|Blondie of the Follies|
|Directed by||Edmund Goulding|
|Produced by||Marion Davies|
|Written by||Anita Loos|
|Music by||William Axt|
|Edited by||George Hively|
|September 1, 1932|
In a crowded New York tenement on the upper east side, Blondie and Lottie are neighbors and best friends. Lottie joins the Follies, a burlesque show, driving away from their noisy, crowded, poverty-stricken life with a Mr. Kinskey. When we see Lottie again, she is a great success in burlesque, has changed her name to Lurline, is speaking French to her maid and is being kept by wealthy Larry Belmont. Blondie comes to visit her in her elegant Park Avenue apartment, and Larry takes a fancy to the pretty blonde who is always laughing. So does his older friend, Murchenson. Larry invites Blondie to go to the Follies that night and arranges for her to get into the show.
They go to the nearby speakeasy, and while they are dancing, he propositions her. She rebuffs him, but he backs off, and by the time he drives her home in the morning she is merrily intoxicated and he realizes there is something special about her. The whole family has been in a state, wondering where she is. Her father is furious, and makes her choose between promising never to see Larry again and getting out. She leaves home and goes to Lottie's. Too naive to understand the whole situation, she confesses her attraction to Larry and is bewildered when the revelation shatters Lottie.
The next day, Blondie's father comes to Lottie's apartment and tells Blondie he has “finished being an old-time Pa.” When she tells him she is going into the Follies, he is very worried but kisses her and wishes her luck. Blondie promises Lottie to keep “hands off” Larry.
Lottie brings Blondie to a party on board Murchenson's yacht. Larry accuses her of procuring her friend for Murchenson. He says Blondie does not understand this party—and the lifestyle it represents. He tells Lottie that they are through: He has “made arrangements” for her financial welfare. He tries to convince Blondie that his feelings for her are different. Lottie cannot let go of her jealousy and forces Blondie to admit that she “might” care for Larry. In reaction Blondie throws herself at Murcheson.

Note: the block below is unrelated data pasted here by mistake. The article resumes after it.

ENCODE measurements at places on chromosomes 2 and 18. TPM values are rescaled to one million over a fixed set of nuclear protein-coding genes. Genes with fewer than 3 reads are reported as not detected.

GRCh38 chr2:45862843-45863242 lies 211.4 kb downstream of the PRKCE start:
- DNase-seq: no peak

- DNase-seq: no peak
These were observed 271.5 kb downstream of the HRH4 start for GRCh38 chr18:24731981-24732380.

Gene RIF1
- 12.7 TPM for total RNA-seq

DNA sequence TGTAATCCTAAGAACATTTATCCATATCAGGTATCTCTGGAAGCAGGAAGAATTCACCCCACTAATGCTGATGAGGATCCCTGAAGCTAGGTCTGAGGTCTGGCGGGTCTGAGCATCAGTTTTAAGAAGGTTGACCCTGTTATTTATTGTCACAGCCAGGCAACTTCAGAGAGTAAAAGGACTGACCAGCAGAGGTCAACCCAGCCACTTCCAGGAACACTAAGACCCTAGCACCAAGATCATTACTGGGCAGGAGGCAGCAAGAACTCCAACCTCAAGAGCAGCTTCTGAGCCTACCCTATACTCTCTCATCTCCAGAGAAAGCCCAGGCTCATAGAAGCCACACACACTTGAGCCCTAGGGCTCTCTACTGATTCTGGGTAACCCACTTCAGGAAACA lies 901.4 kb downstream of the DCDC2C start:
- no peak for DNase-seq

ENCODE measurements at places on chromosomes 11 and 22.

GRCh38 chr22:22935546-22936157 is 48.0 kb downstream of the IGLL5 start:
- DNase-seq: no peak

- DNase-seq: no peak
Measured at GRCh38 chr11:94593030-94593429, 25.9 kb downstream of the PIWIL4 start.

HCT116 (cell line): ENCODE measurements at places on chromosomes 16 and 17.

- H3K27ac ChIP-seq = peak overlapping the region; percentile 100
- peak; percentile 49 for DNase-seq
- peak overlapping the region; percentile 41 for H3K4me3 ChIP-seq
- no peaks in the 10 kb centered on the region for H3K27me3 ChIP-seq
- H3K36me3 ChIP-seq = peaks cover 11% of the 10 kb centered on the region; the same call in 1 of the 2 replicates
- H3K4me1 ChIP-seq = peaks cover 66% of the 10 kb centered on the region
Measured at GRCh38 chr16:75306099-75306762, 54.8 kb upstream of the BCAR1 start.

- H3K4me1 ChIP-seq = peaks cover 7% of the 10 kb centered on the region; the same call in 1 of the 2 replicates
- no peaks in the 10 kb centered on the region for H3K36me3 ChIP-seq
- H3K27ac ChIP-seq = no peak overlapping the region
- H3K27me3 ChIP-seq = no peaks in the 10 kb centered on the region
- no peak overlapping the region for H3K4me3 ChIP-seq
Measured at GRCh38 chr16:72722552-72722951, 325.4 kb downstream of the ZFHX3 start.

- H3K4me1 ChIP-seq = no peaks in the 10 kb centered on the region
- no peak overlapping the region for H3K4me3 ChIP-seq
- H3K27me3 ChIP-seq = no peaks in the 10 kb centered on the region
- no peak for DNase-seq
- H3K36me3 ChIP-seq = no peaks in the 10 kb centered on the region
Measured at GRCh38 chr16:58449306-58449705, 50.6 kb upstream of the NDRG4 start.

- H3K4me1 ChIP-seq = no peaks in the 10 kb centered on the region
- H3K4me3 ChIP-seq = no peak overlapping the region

Three months later a successful, serene, soignée, sophisticated—and subdued—Blondie has invited Larry to tea in her beautiful apartment. He congratulates her on her success in “the bigger life”. Lottie arrives: Blondie is trying to bring them together, but it is no good. Larry never loved Lottie; he leaves. The girlfriends talk. Murchenson wants to marry Blondie, but she will only marry for love.
Blondie throws a wild party full of her Follies friends, including Jimmy Durante, who does a comic turn on the film Grand Hotel, with Blondie as Garbo. Then Blondie gets a phone call and rushes away from the chaos to go to a warehouse where her father has collapsed from a heart attack. He dies moments after she arrives.
One night, while the show is running, Larry sends a messenger to tell Blondie to meet him at the speakeasy. He is leaving for Europe. Lottie intercepts the message and goes over first, in costume, AWOL from the performance. When Blondie arrives, Larry tells her he loves her and is going away. Lottie flies at her, and the two women carry their argument onto the stage. When Lottie lets go of her hand during a crack the whip production number, Blondie is thrown into the orchestra pit. The show goes on. Frantic, Lottie forces her way into the ambulance with her friend.
We next see Blondie on crutches in her crowded apartment, laughing hysterically and calling for champagne. The party is to celebrate her move back home. Murchison still wants her, but as far as she is concerned, he is “finished”. Larry appears and tells her that her place is with him. She refuses to consider it: The doctors have no hope for her damaged leg. Sometime later, in the middle of the night, Larry bangs on the door of the flat. He has a group of specialists with him who can cure her. They think she is his wife. She is not. “But you will be, won't you?” he asks, and she sobs, “Okay...”
- Marion Davies as Blondie McClune
- Robert Montgomery as Larry Belmont
- Billie Dove as Lottie Callahan / Lurline Cavanaugh
- Jimmy Durante as Jimmy
- James Gleason as Pop McClune
- ZaSu Pitts as Gertie
- Sidney Toler as Pete
- Douglass Dumbrille as Murchenson
- Sarah Padden as Ma McClune
- Louise Carter as Ma Callahan
- Clyde Cook as Dancer
- The American Film Institute Catalog Feature Films: 1931-40 by The American Film Institute, c.1993
- The AFI Catalog of Feature Films:Blondie of the Follies